National Cowboy Day

Young cowboy riding a horse, wearing a Stetson hat and leather boots, in a rustic western landscape with rolling hills and cacti..
National cowboy day illustration

Ever get the urge to pull out your old cowboy boots, saddle, and cowboy hat? Well, howdy partner, strap on that six-gun and dig out that bandana because National Cowboy Day is riding into town! This day isn't just for the rough and tough cowfolks, it's for anyone who loves tumbleweeds, trail songs and the wild, wild West!

When is Cowboy Day?

It's national cowboy day on the 28th July.

A Gazette straight from the Wild West

With a history as rich as the golden nuggets found during the gold rush, National Cowboy Day can be an amazing journey back to the era of trailblazers and outlaws. On this day, i.e., the fourth Saturday in July each year, we detected a whopping total of 2918 mentions online showing that the spirit of the Wild West still lives on in today's digital age!

A Stampede of Joy on July 28, 2018

Interestingly, the highest spike in mentions that we discovered was on July 28, 2018. Maybe it was as hotter than a $2 pistol on that day or maybe folks were just really feeling the cowboy culture. The reasons surely seem as mysterious as a ghost town!

Giddy up, Cowboys and Cowgirls!

So how do people celebrate National Cowboy Day in the digital expanse of the World Wild Web? Social media becomes the new rodeo space where folks get into the spirit, sharing photos in chaps, spurs, and cowboy hats, as well as iconic cowboy quotes and verses, paying homage to this distinctive American culture. So saddle up and get ready to ride the dusty trails of yore, partner!

History behind the term 'Cowboy'


Spanish Vaqueros Arrive in America

In 1803, Spanish vaqueros, who were skilled cattle herders on horseback, brought their ranching skills to the Americas. Vaqueros were highly regarded for their expertise in roping, branding, and handling cattle. This early influence laid the foundation for the American cowboy.


The Rise of Texas Cowboys

After the Civil War, the cattle industry in the United States began to flourish. Massive herds of longhorn cattle roamed the open plains of Texas, and the demand for beef was on the rise. Texas cowboys, influenced by the vaqueros' techniques, developed their own distinct style of horsemanship and cattle handling.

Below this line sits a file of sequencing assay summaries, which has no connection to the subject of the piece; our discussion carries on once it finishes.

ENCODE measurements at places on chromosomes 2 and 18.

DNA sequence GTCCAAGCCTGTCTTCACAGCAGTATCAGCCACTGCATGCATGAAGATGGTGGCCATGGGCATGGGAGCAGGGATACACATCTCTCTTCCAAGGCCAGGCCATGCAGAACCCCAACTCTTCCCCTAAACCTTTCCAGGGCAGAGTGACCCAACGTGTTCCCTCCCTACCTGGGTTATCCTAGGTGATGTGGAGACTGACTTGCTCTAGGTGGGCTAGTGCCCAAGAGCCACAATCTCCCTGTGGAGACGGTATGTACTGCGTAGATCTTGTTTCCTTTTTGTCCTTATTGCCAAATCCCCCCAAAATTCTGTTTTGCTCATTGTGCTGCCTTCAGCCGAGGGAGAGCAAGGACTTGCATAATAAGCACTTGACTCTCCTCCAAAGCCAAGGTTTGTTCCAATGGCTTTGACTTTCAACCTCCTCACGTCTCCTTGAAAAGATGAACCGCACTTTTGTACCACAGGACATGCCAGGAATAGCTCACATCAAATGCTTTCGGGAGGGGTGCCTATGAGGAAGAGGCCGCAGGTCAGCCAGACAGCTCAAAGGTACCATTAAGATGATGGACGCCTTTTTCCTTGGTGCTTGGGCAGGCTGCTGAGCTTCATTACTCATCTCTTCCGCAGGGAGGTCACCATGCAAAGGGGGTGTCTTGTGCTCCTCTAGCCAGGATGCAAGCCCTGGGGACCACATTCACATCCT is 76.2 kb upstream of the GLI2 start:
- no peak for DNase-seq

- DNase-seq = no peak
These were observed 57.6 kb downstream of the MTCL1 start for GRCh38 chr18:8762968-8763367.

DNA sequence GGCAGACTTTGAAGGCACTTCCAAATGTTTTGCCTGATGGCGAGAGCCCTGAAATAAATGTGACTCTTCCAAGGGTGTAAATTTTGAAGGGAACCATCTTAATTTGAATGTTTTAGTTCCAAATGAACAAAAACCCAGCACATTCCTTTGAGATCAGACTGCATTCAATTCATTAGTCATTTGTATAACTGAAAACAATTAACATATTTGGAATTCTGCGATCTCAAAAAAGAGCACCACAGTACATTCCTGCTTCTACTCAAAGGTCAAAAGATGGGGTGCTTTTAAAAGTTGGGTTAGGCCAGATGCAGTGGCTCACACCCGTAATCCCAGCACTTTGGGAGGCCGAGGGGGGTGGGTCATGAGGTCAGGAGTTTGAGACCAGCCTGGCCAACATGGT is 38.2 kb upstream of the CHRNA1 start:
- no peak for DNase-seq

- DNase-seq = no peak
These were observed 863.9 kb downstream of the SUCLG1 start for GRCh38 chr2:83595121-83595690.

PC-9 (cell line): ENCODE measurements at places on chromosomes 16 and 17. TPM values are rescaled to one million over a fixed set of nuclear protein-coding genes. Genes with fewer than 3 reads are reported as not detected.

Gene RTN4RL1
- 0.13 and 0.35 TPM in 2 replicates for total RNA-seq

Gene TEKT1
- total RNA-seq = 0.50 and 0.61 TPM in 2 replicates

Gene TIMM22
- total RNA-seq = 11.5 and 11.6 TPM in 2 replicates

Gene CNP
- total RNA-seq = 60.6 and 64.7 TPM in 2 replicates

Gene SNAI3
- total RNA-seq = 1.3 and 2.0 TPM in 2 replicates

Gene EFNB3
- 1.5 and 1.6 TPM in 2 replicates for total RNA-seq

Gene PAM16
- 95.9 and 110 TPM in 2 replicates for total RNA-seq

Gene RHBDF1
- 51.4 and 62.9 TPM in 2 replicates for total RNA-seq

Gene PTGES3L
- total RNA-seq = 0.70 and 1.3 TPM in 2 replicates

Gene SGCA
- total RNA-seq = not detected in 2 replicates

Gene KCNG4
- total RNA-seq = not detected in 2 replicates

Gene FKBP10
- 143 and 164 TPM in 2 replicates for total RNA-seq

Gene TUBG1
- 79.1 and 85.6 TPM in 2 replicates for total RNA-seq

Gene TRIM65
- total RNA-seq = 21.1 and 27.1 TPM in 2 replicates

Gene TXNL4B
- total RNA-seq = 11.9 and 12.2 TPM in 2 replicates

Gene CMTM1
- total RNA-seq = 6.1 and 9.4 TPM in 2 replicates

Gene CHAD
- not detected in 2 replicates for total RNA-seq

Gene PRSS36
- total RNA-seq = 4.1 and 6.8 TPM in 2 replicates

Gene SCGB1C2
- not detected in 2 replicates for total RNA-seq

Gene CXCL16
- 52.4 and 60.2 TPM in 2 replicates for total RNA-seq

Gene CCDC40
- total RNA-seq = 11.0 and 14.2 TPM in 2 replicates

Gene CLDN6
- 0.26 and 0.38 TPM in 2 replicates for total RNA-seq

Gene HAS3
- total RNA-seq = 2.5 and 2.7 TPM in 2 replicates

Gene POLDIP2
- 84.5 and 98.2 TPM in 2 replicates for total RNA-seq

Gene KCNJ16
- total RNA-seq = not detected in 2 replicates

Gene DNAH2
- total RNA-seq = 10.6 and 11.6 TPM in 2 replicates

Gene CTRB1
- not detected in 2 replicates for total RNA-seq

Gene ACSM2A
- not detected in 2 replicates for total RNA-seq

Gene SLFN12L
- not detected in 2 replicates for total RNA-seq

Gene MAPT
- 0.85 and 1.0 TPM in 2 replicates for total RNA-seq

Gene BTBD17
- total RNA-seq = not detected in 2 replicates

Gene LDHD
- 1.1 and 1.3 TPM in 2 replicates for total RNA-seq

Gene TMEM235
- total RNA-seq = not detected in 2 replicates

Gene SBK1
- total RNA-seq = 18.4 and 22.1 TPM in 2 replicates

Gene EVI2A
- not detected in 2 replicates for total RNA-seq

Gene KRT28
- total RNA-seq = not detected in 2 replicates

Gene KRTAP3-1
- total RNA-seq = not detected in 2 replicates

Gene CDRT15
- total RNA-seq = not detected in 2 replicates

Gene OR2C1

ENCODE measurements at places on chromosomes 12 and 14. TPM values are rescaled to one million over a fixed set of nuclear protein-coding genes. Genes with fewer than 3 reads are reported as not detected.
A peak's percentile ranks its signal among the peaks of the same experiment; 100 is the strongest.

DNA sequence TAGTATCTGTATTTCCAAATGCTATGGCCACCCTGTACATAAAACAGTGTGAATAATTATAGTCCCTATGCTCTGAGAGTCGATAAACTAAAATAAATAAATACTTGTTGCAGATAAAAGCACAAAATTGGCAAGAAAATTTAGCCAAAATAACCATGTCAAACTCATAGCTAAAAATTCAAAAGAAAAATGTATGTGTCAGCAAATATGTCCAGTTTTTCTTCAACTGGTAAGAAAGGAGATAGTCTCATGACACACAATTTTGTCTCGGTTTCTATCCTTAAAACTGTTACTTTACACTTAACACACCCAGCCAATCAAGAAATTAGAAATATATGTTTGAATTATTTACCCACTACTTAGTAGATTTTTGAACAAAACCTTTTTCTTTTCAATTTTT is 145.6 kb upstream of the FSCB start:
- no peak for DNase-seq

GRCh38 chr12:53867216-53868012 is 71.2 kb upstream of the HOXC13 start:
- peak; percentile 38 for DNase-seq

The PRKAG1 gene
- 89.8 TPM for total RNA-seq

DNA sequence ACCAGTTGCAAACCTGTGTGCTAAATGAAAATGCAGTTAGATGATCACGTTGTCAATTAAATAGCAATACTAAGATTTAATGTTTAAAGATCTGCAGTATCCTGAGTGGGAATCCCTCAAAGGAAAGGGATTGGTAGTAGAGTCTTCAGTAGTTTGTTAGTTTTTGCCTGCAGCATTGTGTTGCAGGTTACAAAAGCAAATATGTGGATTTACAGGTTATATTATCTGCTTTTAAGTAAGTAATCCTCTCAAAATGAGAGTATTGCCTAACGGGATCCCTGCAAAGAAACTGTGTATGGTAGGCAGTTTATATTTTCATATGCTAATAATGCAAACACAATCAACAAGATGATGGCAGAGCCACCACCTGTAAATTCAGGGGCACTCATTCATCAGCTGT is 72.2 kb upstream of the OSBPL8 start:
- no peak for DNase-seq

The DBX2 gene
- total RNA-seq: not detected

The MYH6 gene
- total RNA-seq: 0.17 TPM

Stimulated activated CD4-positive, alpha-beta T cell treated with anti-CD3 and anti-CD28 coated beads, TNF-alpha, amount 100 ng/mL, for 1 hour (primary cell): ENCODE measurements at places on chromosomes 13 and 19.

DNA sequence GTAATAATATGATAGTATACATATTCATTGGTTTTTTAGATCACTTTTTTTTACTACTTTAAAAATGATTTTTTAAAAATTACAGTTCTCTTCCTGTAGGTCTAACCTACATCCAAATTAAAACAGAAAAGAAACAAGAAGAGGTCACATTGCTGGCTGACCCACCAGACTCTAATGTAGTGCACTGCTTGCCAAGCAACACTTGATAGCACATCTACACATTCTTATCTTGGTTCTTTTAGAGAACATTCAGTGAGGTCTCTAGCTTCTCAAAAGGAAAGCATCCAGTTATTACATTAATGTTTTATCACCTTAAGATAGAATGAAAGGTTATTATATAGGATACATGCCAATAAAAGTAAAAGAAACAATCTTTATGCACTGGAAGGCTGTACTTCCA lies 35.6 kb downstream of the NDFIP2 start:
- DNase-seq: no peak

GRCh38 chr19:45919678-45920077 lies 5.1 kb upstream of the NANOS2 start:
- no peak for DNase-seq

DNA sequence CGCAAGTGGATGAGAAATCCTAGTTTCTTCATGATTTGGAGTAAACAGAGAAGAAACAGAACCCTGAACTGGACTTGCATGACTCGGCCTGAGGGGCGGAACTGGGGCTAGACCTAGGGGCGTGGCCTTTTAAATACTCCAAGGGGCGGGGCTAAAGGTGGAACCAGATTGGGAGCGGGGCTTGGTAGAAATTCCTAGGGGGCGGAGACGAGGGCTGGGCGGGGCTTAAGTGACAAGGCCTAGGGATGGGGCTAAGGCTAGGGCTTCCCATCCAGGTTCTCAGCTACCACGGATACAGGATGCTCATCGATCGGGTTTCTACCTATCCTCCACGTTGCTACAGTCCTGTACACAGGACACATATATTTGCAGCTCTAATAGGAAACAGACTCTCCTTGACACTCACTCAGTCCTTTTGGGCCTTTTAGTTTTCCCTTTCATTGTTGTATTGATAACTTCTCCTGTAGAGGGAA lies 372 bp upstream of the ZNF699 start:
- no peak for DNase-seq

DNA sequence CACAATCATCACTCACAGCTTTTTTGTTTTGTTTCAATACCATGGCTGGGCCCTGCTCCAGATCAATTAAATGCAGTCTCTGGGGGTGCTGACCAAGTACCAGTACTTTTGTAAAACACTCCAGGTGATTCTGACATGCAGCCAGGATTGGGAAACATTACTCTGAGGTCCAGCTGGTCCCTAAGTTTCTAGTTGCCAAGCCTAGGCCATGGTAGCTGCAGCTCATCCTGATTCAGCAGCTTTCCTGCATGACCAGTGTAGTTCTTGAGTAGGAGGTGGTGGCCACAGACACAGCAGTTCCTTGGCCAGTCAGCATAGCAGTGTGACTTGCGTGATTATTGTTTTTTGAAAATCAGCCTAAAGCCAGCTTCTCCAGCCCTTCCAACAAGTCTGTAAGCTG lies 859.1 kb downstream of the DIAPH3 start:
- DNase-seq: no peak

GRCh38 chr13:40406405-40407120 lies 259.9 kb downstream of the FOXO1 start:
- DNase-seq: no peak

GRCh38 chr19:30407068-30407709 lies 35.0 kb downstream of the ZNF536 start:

The Term 'Cowboy' Gains Popularity

The term 'cowboy' started gaining popularity in 1872. Originally, it was used to refer to the African American and Mexican cowhands who worked alongside white counterparts. Over time, the term became more widely used to describe all American cattle herders.


The Cowboy in Popular Culture

The cowboy figure became a central character in Western literature and later in the burgeoning film industry. Authors like Zane Grey and Owen Wister wrote popular novels romanticizing the cowboy's life. Additionally, early silent movies featured rugged cowboys as heroes, further solidifying their cultural significance.


Legendary Cowboys and Rodeos

In the early 20th century, iconic cowboy figures emerged, such as Buffalo Bill Cody, Roy Rogers, and Gene Autry. These larger-than-life figures helped popularize the cowboy image worldwide. Rodeos also gained prominence during this time, showcasing the skills of cowboys in roping, riding, and bronco-busting.


Cowboy Revival and Cultural Impact

During the 1960s, there was a revival of interest in cowboys and Western culture. Western-themed television shows, such as 'Bonanza,' 'Gunsmoke,' and 'The Lone Ranger,' captured the imagination of audiences and perpetuated the idealized cowboy image. This fascination with cowboys continues to influence fashion, music, and popular culture.

Did you know?

Did you know the word 'Cowboy' was originally derogatory and used to describe cattle rustlers in Mexico? Over time it has become a symbol of honor and the adventurous spirit.


fun celebration history wild west cowboy culture

First identified

21st April 2015

Most mentioned on

28th July 2018

Total mentions


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